If you’ve ever been to Yankee Stadium, you know that one of the mandatory rites involves a visit to Monument Park. It’s a can’t-miss pilgrimage for every Yankees fan, allowing us a chance to feel a connection with players about whom we’ve only read, heard stories, and seen pictures. Let’s take a trip down memory lane to remember how Monument Park became the holiest shrine in the grandest cathedral in baseball.
Monument Park traces its origins to 1932, when the Yankees erected a red granite block in front of the flagpole in center field of the original Yankee Stadium. Mounted on the block was a bronze plaque honoring former manager Miller Huggins, who had passed away unexpectedly three years prior. Huggins was instrumental in establishing the first Yankees dynasty, paving the way for the organization’s future dominance, so it was natural that the team would immortalize his memory.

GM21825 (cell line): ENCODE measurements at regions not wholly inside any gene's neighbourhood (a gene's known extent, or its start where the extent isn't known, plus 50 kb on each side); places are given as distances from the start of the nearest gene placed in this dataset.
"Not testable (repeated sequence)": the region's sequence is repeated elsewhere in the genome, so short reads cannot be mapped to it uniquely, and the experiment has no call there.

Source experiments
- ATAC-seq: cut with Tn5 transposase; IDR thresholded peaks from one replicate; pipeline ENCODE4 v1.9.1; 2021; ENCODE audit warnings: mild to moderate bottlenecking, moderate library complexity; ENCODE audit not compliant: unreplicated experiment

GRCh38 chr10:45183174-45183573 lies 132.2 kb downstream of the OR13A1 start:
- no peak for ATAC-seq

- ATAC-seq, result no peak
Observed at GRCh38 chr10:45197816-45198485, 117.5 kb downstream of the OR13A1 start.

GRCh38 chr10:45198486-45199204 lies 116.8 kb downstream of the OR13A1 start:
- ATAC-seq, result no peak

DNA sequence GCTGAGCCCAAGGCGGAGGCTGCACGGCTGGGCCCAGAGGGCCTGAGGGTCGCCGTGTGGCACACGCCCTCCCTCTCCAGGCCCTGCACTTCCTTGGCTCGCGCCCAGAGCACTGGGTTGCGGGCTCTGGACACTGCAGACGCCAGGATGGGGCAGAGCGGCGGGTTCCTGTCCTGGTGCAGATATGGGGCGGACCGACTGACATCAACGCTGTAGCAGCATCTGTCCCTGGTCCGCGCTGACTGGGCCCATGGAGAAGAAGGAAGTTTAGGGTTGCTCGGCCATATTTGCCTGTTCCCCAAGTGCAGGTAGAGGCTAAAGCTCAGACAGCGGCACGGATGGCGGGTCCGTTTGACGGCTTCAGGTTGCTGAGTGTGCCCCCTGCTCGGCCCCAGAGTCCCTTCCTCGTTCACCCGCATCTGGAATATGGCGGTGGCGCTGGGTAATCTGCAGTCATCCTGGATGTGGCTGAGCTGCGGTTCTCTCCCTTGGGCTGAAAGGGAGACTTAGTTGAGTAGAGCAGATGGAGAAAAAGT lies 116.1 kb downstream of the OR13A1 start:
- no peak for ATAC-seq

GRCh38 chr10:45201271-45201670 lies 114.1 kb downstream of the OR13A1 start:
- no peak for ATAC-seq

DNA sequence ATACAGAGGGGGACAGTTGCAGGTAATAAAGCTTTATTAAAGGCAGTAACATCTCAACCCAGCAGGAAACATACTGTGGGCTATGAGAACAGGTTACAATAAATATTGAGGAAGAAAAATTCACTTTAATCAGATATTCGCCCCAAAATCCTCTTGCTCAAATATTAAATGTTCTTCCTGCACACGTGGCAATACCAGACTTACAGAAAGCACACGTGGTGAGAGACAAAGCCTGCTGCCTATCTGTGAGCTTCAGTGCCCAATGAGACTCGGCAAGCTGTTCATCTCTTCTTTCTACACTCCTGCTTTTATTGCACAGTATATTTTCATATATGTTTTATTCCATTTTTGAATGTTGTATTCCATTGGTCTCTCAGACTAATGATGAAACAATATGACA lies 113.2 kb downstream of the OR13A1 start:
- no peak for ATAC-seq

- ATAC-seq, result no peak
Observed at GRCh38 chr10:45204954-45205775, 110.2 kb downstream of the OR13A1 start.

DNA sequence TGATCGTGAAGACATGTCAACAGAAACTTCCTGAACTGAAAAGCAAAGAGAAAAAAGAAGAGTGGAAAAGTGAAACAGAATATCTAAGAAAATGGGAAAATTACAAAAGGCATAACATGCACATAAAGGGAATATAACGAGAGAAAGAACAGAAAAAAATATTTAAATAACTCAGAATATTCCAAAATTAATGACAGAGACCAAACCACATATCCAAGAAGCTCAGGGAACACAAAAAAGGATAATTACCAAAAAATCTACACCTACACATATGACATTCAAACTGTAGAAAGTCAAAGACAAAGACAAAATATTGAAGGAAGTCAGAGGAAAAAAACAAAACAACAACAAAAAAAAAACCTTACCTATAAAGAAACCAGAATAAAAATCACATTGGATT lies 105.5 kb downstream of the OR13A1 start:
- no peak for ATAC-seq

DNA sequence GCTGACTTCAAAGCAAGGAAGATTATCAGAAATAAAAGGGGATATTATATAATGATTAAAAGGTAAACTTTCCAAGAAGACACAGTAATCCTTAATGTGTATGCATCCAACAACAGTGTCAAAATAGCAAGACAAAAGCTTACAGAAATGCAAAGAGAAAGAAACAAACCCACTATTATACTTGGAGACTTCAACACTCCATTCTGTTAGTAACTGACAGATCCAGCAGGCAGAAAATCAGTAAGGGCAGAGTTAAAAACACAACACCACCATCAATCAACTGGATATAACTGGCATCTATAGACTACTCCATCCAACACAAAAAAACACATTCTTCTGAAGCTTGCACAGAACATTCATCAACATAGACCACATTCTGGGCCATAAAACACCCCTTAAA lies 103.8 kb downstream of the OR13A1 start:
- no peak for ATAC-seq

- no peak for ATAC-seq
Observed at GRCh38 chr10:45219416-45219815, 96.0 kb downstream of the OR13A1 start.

In 1940, the Yankees hung a plaque on the center field wall honoring former owner Jacob Ruppert, who had died the year prior. Ruppert was responsible for building Yankee Stadium and bringing Babe Ruth to the Bronx — arguably the two most important moments in Yankees history.
After Lou Gehrig’s tragic passing in 1941, the Yankees erected the second granite monument in his honor, alongside his former manager. They did the same for Ruth in 1949 a year after the baseball legend’s death to create a trio of monuments in front of the flagpole. In 1954, they dedicated a plaque to Ed Barrow a year after his passing, hanging it on the wall alongside Ruppert’s plaque. Barrow was the general manager and later team president of the Yankees from 1921 to 1945, and oversaw the construction of the roster from Ruth to Gehrig to Joe DiMaggio.
By this point, what started as an impromptu way of honoring a former manager had grown into a shrine of sorts. The gravestone-like appearance of the three granite monuments to Huggins, Ruth, and Gehrig led to the impression that the remains of the former Yankees greats were actually buried in center field (though thankfully this was never the case).